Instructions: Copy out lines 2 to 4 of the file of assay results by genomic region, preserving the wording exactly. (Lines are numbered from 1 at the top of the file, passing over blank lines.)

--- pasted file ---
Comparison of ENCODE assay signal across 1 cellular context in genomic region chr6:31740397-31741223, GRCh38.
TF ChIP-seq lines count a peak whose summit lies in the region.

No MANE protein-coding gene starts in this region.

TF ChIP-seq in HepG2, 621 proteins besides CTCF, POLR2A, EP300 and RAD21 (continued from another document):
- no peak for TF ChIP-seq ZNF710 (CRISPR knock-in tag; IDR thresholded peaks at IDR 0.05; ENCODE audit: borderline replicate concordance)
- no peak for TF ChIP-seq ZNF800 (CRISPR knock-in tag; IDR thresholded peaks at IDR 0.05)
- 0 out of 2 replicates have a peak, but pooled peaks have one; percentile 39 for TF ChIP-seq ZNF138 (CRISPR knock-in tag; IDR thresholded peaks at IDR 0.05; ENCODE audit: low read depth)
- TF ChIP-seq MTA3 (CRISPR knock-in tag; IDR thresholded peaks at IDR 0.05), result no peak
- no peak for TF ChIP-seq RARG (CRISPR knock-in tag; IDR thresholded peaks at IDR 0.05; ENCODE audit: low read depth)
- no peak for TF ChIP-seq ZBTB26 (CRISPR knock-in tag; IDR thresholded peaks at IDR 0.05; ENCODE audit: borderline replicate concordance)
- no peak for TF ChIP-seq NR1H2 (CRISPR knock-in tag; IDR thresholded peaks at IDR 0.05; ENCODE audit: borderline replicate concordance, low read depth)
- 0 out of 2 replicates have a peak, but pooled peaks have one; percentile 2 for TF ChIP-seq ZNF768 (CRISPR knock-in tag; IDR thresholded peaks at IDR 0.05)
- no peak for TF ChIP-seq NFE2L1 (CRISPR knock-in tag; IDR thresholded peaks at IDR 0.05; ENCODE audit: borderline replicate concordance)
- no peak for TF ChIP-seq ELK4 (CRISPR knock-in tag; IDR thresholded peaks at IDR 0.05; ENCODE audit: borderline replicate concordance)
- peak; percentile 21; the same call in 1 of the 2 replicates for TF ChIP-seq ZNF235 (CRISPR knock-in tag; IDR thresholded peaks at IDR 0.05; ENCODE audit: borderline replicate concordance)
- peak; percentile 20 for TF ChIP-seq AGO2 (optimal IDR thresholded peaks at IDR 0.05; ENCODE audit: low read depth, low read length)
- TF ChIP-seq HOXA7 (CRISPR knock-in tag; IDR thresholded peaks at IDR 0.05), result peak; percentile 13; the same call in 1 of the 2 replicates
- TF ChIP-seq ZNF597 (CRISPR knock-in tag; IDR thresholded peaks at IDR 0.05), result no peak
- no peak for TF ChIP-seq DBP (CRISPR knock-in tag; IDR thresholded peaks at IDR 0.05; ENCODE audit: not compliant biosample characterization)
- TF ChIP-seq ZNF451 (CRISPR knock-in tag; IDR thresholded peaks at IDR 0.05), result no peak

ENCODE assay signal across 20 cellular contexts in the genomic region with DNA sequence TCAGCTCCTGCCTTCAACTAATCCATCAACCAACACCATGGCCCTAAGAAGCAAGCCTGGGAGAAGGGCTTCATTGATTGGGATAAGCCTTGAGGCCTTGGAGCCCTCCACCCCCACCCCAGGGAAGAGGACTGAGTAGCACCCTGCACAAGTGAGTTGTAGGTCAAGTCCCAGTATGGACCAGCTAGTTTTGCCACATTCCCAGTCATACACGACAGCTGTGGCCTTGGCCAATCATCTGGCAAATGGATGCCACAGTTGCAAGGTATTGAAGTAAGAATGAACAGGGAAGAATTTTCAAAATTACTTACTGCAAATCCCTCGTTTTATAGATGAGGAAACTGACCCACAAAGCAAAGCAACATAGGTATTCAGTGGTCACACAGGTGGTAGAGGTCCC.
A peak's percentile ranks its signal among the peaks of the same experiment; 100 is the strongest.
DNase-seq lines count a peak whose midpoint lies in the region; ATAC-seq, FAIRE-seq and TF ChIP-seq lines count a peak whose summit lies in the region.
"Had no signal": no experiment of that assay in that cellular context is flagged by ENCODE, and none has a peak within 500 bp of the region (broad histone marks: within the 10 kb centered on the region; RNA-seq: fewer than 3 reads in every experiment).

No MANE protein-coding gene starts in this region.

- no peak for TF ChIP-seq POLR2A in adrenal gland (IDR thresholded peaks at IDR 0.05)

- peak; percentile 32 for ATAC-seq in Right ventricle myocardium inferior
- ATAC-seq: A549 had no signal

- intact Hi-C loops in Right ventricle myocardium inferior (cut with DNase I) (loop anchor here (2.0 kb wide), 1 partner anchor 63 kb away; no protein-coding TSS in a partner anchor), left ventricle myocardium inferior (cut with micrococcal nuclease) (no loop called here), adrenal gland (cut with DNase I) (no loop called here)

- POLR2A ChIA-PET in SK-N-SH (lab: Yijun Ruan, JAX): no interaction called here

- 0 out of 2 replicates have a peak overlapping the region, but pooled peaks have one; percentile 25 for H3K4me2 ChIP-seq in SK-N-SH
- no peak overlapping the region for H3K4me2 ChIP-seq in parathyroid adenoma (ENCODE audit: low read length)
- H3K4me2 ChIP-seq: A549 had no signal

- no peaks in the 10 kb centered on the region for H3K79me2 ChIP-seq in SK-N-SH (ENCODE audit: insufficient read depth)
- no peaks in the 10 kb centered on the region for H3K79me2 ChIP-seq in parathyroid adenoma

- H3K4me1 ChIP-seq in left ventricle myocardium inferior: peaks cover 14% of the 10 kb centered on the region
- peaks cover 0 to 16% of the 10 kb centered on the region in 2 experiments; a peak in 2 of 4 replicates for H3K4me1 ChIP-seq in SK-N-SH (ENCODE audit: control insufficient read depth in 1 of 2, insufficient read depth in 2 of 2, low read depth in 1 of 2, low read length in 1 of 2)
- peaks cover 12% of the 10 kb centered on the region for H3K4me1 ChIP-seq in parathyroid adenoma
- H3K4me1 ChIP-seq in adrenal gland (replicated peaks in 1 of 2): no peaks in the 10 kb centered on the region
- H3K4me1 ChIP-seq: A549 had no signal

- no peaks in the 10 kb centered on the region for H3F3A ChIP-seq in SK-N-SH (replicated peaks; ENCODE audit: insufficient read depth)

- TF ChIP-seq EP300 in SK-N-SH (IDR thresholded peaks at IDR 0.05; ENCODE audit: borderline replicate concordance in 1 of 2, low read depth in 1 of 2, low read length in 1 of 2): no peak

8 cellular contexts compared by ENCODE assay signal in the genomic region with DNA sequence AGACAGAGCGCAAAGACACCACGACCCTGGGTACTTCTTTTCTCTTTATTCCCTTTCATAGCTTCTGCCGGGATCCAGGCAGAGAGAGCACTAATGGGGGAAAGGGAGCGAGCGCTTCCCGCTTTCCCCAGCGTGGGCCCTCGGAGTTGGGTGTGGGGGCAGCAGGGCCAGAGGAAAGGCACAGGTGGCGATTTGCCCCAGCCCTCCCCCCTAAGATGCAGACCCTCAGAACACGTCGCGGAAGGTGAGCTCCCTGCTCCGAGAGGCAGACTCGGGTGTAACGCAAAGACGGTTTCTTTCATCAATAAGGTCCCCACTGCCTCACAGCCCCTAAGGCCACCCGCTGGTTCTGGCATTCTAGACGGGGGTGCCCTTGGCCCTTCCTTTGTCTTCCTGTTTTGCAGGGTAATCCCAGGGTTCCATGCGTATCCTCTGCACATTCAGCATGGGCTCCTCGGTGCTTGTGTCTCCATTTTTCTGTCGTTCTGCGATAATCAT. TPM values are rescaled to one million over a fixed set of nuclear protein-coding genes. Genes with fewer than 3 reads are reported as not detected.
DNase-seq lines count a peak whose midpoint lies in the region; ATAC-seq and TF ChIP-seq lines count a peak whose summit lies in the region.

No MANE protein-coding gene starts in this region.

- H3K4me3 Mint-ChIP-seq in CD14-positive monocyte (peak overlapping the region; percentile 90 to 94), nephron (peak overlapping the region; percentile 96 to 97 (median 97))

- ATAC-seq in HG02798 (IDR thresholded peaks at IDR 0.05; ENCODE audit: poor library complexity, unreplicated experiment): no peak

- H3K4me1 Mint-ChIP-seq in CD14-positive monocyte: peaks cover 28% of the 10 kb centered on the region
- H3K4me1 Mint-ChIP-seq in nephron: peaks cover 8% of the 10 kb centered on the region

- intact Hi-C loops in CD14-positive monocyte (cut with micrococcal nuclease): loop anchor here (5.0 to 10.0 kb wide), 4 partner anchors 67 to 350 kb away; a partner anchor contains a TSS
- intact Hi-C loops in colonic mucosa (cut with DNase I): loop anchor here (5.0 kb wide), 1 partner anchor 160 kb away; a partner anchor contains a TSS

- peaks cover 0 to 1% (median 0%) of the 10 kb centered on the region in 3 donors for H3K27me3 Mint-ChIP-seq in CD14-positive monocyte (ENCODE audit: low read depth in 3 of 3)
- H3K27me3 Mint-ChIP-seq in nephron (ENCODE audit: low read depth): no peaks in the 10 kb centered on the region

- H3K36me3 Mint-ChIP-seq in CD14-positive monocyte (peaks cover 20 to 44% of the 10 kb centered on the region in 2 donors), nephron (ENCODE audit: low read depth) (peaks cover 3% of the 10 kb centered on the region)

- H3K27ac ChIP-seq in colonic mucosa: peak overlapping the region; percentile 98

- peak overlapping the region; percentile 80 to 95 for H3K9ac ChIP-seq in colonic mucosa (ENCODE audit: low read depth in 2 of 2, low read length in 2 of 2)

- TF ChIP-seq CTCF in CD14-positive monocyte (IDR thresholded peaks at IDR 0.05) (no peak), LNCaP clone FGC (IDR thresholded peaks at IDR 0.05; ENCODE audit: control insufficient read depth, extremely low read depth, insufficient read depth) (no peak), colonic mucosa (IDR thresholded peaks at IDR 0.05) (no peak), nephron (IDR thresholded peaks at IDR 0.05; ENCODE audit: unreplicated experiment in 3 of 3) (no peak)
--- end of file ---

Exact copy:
TF ChIP-seq lines count a peak whose summit lies in the region.

No MANE protein-coding gene starts in this region.

TF ChIP-seq in HepG2, 621 proteins besides CTCF, POLR2A, EP300 and RAD21 (continued from another document):